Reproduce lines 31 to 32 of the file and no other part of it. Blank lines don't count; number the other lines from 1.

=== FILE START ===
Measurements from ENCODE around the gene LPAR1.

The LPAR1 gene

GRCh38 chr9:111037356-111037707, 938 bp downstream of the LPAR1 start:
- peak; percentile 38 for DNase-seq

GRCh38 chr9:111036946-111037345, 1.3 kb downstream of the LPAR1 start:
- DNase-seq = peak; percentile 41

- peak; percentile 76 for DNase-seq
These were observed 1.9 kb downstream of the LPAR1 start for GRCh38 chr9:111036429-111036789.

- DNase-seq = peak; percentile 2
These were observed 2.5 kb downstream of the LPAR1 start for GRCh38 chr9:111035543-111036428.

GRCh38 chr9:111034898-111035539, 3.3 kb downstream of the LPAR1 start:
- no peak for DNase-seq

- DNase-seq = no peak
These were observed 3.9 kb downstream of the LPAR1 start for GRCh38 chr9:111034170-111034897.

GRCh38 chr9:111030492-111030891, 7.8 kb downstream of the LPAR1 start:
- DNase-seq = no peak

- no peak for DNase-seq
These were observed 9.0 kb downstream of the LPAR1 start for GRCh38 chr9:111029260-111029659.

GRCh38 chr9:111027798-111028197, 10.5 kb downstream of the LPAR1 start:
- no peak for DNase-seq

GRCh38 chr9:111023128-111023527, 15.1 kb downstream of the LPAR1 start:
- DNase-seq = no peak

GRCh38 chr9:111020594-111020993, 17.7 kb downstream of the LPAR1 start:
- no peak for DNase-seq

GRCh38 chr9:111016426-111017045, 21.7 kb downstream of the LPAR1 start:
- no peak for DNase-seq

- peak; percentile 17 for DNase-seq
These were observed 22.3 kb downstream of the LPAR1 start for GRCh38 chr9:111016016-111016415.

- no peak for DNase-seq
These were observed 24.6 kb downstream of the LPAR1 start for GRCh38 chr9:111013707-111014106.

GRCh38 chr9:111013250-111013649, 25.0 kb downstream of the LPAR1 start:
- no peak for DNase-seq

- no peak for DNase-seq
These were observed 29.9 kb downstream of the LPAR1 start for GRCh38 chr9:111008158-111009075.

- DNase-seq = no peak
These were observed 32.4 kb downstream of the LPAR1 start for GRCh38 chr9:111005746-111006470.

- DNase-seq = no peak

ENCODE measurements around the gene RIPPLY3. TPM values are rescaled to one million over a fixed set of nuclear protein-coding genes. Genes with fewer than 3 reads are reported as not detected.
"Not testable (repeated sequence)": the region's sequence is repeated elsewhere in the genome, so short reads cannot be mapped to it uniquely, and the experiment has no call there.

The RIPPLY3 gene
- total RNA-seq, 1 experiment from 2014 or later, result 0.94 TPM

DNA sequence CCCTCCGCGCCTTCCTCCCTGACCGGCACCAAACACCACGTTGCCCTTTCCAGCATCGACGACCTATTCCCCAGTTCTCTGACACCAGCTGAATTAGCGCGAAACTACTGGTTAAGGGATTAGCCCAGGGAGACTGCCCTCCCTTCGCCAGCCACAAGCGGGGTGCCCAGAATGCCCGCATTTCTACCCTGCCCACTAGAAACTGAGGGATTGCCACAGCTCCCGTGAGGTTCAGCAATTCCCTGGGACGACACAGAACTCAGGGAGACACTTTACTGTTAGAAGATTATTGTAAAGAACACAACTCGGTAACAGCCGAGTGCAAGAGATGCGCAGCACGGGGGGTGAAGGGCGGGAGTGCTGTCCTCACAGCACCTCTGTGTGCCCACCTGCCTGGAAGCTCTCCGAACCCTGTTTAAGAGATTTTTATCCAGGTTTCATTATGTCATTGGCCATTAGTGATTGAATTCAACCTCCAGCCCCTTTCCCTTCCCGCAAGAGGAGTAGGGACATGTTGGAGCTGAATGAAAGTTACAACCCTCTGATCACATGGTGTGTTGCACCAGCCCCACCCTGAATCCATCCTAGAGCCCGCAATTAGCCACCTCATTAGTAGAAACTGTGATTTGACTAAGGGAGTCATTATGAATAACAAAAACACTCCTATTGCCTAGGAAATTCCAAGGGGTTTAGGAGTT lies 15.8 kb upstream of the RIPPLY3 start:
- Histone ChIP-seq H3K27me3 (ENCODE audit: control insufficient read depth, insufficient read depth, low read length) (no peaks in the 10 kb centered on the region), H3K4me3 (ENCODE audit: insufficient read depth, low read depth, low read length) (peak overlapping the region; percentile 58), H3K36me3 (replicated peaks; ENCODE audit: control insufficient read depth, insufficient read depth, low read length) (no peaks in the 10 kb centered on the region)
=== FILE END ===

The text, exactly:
GRCh38 chr9:111013250-111013649, 25.0 kb downstream of the LPAR1 start:
- no peak for DNase-seq